I understand bioRxiv can’t prevent pseudoscience from getting past their screening process, but the question then becomes: what does bioRxiv do once it’s discovered a paper is pseudoscience?

Should they retract the paper? The way bioRxiv currently retracts papers is to scrub their existence from the web, leaving only a broken link behind. If that is how they are going to continue to handle retractions that isn’t the answer. If all the pseudoscience of an author is deleted from the web how will we know they are a pseudo-scientist? I would rather the articles remain up as a type of scarlet letter.

So then what do they do? I think they need to make it easy to see that an author has a history of shit posting, in the words of Reddit. At a minimum this would mean expressions of concerns would be clearly posted on the shit posts, and ideally the author’s account would also be flagged. Perhaps the author’s future preprints should go through a more extensive screening process.

Does that sound extreme? I don’t know, Chakraborty has 9 preprints at bioRxiv, 3 of which have been confirmed to be shit posts. What are the chances the other 6 are also shit posts? What are the chances he will shit post again?

Look, I’m all for democratizing science and giving everyone a voice, so I don’t mind letting people shit post to their heart’s content, but we also need to flag these so they aren’t mistaken for actual research.

So what does bioRxiv do then? They clearly need some editors to handle scientific disputes, specifically accusations of shit posting. Will that cost money? Of course, but what are they doing with that Chan Zuckerberg funding?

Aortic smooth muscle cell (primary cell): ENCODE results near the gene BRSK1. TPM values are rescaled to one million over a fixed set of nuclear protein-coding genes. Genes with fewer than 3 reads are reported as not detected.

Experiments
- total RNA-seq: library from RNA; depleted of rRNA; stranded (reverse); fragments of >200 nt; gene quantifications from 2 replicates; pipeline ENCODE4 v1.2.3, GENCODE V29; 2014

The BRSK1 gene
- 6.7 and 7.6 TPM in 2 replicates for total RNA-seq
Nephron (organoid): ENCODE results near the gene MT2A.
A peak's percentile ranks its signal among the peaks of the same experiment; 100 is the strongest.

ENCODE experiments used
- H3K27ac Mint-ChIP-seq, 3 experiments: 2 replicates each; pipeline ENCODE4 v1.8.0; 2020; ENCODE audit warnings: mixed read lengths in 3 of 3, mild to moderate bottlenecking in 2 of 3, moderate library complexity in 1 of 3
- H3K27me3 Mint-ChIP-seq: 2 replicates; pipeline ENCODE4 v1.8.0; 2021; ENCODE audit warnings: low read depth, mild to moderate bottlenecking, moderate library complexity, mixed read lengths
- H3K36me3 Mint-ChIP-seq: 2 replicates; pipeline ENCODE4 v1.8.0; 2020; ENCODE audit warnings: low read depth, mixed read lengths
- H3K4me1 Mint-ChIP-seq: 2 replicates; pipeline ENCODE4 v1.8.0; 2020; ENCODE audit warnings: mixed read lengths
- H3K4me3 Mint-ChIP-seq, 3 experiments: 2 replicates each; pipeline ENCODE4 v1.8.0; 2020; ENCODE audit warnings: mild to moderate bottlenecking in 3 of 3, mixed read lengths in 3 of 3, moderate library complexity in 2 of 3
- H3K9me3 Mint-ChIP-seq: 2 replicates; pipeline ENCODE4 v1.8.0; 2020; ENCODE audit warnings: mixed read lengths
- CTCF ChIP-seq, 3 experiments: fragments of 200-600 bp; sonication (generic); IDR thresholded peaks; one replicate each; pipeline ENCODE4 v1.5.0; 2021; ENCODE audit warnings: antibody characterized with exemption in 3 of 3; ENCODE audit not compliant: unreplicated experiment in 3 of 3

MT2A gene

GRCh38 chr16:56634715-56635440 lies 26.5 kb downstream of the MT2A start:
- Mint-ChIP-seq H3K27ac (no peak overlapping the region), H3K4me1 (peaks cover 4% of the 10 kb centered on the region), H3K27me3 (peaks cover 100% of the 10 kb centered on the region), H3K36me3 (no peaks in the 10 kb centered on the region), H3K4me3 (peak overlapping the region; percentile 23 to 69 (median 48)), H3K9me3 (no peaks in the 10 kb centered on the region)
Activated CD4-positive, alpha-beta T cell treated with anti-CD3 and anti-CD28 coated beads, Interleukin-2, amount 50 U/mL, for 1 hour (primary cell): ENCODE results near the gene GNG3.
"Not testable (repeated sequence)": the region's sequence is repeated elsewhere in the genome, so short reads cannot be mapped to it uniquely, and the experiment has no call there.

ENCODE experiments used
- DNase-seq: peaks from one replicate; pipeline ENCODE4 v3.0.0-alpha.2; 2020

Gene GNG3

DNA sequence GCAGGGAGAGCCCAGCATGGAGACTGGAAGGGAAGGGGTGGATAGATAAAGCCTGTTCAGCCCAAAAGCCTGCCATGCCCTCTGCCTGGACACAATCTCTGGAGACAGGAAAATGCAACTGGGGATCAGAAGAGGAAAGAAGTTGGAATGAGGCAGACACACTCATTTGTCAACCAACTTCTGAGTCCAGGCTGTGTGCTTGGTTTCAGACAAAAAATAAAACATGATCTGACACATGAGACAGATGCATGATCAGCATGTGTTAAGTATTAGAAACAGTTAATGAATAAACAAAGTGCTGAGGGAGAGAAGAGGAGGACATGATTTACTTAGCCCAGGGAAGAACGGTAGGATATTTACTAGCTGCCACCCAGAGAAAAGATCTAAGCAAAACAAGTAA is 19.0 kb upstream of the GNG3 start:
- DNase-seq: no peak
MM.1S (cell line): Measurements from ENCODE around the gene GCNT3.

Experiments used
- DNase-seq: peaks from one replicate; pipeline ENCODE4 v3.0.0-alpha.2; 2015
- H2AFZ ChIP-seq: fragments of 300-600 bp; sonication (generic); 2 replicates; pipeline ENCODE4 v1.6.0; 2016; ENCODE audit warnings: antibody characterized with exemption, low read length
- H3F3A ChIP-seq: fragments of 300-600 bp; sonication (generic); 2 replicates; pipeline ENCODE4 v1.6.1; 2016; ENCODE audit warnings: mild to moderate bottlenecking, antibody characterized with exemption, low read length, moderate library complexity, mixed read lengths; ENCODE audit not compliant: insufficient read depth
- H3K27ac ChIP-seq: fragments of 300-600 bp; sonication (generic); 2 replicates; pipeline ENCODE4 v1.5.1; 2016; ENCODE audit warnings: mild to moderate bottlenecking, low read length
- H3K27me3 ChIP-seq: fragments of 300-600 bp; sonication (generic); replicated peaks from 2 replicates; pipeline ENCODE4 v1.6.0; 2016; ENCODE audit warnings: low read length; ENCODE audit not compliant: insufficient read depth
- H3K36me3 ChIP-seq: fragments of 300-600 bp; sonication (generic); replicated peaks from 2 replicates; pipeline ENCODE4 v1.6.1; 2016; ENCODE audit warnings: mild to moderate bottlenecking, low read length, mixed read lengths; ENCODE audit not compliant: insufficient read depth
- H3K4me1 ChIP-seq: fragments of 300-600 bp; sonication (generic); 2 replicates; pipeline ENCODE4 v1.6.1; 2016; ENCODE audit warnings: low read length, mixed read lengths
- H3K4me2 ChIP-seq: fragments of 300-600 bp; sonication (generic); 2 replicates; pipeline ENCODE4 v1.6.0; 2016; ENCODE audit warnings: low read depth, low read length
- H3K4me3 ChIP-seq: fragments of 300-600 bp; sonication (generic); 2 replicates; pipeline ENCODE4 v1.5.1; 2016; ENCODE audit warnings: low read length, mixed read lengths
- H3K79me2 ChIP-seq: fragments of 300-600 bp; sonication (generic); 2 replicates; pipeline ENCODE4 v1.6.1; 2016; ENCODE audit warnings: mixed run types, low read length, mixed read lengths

Currently it appears that John Inglis is handling all scientific disputes, and is only retracting papers in extreme circumstances. As the number of preprints continues to increase, with the inevitable concurrent increase in shit posts, they’ll need more hands on deck. And if they don’t start flagging shit posts preprints might become synonymous with pseudoscience.


P.S. This was meant as a PPPR of the bioRxiv preprints, not of the original study. I do not know if the Cancer Cell paper is correct, but I have no reason to believe it is wrong. The article appears carefully written and the authors promptly cleared up a discrepancy I had identified between Figure 3F and Table S1. The authors also should be commended for replying to the bioRxiv critiques despite the fact they are basically just gibberish. I’m sure the authors must have been flabbergasted that critiques of this quality were allowed to be posted, and it is experiences like this that could engender negative connotations about preprints.

To determine if the analyses in the paper are correct I would have to perform an independent replication, but I already have a backlog of data to analyze and this paper isn’t directly related to my research, so I don’t really care if it is correct or not. Hopefully some of the 92 people who have cited the work on Google Scholar have confirmed the method to be reliable.

I wish amateurs would leave PPPR to the professionals, we already have our hands full. We don’t need to be cleaning up your mess as well.